Many small-business owners and their employees are getting hosed on their retirement plans, thanks to costs that are starkly higher than larger companies, and now we have proof.
Fund-research company Morningstar has found that the average fees in small company plans are twice those in big companies. Just the higher fees alone mean that someone working at a small company would on average end up with 9% less in retirement savings after 35 years as someone at a big company, even if they saved exactly the same amounts and invested the money exactly the same.
(That’s how much higher fees hurt you over time.)
But what really stands out is that the range of costs charged by some small company plans is huge.
Some of them run at very low costs: So we know it’s possible. But many others are being charged simply extortionate fees by their 401(k) providers or consultants, mainly for fees like record-keeping, legal advice and third-party administration.
Morningstar defines “small” plans as those with $25 million or less in investments. (There are over 650,000 of them nationwide.)
Some charge 0.4% of assets or even less per year in total costs, including fund management and administration costs. Meanwhile a third of small plans charge, in total, 1% of assets or more per year.
Some, staggeringly, charge 2% or more.
The average across all small plans is 0.84%. The average in the biggest plans—those with $500 million or more—is just 0.4%.
The biggest variation is in administration costs, not in the money paid to the mutual funds
Why the variation? Morningstar analyst Lia Mitchell, who wrote the report, says that many small-business owners simply may not be aware of low cost options.
Let’s also point out that many not fully understand how much they are really paying. Or the long-term costs of paying these higher fees. They may not even know what they don’t know.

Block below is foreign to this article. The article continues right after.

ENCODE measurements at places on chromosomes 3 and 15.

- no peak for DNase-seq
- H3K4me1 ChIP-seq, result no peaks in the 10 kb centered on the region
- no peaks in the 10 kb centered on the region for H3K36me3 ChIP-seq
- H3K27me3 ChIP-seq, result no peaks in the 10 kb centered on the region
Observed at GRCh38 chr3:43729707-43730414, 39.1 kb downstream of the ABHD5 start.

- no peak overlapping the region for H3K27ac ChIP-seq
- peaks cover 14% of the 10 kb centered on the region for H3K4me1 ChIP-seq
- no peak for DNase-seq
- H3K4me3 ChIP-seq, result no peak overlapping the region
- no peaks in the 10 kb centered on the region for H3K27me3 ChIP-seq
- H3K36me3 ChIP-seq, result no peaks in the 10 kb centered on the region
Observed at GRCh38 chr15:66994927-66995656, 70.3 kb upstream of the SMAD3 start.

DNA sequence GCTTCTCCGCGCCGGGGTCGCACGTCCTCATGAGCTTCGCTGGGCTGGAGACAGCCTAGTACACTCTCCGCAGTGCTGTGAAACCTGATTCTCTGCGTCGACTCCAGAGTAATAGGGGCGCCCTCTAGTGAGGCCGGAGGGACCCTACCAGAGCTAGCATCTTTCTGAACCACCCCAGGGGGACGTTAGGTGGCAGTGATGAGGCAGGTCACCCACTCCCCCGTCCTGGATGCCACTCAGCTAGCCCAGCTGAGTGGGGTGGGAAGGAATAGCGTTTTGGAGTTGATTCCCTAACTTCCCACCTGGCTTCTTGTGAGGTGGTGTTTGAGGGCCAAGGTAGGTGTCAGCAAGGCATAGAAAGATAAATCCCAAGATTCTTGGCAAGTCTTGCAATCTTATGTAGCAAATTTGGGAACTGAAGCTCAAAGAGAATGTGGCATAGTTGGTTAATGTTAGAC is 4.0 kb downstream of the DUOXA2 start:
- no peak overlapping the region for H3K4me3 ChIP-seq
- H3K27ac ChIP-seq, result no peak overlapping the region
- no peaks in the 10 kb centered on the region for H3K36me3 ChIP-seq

After all, if you are running a doughnut factory, you know doughnuts, not 401(k) plans.
But if this is your business you’re getting hosed. And there are simple, cheap options out there.
Since 2019 small companies can join multiemployer plans, known as “pooled employer plans” or PEPs, to share the costs. And big well-known investment companies have used that to launch low-cost, off-the-shelf options for small businesses, in some cases costing just a few thousand dollars a year.
There was already a pre-existing low-cost alternative designed for small companies, called the SIMPLE IRA, which was open to employers with fewer than 100 employees. The annual savings limits are lower than for a regular 401(k). For example in a SIMPLE IRA, employee contributions are limited to $15,500 in 2023 (plus another $3,500 in catch-up contributions if you are 50 or older). In a 401(k) it’s $22,500 (plus another $6,500 in catch-ups). But the costs and administration fees are also lower.
Bottom line: Costs matter. If you are running a small business, you owe it to yourself and your staff to make sure you’re getting the best deal possible on your retirement plan.